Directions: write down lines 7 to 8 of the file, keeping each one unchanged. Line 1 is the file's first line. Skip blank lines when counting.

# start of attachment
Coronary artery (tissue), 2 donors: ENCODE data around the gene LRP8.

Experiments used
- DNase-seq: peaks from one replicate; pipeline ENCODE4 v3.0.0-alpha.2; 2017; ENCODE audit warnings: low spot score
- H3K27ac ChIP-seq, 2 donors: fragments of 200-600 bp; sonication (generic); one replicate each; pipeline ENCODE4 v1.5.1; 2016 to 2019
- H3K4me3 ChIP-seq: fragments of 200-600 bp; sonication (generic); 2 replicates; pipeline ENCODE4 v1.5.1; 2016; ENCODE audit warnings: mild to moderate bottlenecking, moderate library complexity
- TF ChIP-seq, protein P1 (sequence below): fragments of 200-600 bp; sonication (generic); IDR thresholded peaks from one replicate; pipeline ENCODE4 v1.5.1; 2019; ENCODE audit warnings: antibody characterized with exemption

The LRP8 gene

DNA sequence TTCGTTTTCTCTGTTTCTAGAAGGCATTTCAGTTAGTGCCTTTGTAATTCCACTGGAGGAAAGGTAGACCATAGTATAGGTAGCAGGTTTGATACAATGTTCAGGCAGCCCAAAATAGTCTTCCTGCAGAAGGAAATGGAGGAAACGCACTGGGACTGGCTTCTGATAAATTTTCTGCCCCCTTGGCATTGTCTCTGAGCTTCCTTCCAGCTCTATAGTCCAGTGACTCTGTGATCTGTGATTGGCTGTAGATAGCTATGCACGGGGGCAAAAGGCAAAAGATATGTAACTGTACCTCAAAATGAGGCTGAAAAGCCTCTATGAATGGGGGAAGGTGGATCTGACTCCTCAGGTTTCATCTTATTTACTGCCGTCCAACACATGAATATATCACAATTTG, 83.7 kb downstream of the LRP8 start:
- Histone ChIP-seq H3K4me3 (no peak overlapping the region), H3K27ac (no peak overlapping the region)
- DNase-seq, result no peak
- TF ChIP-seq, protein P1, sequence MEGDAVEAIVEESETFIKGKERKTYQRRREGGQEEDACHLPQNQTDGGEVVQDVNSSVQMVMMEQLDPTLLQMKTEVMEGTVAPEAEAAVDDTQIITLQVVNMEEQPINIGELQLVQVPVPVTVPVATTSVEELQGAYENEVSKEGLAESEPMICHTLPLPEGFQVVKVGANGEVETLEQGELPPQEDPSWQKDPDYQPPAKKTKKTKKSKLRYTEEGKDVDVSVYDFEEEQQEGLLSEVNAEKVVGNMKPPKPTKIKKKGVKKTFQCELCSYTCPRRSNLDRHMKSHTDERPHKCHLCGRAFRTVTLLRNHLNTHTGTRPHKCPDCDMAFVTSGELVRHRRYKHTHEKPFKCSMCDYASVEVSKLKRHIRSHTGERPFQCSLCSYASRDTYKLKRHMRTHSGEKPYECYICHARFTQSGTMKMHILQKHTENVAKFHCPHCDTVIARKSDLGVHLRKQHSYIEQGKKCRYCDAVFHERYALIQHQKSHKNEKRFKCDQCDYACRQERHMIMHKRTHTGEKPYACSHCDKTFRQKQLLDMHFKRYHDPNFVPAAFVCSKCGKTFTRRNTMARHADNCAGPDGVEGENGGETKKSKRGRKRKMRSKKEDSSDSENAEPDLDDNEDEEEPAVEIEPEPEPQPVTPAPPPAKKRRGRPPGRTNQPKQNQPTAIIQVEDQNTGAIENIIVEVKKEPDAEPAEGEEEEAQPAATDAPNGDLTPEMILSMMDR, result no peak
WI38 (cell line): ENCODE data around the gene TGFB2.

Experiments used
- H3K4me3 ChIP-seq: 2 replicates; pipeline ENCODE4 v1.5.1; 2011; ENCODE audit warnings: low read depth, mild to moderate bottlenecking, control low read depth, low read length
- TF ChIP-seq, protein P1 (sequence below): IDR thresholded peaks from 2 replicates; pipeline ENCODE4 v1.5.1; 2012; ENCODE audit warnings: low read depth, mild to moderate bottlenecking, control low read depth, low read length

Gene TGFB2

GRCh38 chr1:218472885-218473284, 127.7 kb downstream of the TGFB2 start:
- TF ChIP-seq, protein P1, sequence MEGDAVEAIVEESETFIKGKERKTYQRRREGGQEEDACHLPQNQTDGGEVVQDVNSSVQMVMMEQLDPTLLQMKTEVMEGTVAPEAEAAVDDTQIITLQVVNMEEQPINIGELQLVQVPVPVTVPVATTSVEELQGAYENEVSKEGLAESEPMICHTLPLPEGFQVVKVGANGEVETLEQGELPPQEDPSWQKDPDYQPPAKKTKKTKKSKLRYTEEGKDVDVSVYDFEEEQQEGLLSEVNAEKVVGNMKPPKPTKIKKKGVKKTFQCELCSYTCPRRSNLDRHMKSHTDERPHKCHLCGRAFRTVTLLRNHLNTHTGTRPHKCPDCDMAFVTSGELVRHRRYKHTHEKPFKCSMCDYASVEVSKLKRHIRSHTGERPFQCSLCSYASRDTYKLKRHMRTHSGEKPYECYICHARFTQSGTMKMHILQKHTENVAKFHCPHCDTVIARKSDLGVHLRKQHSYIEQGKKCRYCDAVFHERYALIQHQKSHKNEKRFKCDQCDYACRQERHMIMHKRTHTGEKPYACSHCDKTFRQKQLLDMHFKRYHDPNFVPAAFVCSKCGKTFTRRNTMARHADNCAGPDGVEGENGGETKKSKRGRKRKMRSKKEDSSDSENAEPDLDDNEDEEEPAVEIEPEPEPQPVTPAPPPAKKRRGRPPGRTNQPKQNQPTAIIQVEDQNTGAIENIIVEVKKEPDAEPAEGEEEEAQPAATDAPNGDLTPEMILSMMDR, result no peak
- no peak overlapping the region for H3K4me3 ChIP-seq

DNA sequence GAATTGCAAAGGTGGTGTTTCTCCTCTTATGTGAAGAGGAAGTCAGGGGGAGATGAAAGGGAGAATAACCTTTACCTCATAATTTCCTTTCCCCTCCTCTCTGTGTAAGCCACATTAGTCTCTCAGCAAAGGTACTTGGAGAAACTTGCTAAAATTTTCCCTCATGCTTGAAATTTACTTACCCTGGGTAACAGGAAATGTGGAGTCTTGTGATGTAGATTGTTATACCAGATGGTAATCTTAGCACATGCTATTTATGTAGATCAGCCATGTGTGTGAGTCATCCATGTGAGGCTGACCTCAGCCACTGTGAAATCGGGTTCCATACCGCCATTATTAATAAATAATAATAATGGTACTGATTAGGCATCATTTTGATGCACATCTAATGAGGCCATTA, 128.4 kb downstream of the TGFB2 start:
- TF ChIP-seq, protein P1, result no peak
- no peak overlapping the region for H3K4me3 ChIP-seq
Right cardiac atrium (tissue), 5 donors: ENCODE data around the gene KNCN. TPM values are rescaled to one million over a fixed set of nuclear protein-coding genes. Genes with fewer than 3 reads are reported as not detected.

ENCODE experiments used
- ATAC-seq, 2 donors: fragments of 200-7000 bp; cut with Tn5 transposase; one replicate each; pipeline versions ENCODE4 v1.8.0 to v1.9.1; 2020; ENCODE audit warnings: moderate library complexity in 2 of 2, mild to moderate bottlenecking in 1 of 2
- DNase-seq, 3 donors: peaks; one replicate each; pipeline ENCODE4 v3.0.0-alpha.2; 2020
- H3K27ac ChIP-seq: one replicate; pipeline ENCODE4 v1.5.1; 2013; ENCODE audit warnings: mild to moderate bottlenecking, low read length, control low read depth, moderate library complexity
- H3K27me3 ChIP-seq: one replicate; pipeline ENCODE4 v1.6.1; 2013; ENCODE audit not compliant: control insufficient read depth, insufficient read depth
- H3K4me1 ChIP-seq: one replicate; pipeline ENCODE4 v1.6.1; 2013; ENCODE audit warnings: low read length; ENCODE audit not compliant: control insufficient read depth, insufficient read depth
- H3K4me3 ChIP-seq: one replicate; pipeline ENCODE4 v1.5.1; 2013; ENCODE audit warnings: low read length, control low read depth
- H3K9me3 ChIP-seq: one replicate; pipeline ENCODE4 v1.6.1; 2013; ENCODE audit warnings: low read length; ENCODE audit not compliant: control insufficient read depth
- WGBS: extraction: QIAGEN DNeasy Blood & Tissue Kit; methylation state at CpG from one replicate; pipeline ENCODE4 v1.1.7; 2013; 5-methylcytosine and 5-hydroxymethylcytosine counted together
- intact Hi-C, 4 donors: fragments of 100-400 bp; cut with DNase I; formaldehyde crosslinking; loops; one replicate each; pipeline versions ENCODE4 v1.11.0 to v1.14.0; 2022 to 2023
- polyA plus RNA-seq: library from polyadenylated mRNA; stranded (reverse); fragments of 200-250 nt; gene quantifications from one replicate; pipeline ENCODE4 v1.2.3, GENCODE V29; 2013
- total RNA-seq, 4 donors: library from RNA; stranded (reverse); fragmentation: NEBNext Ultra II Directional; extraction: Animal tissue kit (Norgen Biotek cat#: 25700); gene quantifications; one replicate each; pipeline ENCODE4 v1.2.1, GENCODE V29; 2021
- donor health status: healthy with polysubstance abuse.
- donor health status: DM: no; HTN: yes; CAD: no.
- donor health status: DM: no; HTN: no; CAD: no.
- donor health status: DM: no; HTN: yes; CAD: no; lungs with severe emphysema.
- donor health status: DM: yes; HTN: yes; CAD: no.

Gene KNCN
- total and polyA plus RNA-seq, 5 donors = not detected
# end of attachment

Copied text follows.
The LRP8 gene

DNA sequence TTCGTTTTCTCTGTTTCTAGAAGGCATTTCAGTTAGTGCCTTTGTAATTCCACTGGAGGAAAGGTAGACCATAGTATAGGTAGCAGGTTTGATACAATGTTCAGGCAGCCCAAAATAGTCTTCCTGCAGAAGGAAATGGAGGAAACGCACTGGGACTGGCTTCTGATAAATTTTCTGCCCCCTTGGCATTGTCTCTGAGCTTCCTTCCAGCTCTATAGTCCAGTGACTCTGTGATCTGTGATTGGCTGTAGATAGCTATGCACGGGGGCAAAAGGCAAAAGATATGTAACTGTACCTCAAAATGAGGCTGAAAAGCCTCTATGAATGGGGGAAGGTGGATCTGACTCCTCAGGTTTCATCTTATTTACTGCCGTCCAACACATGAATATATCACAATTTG, 83.7 kb downstream of the LRP8 start: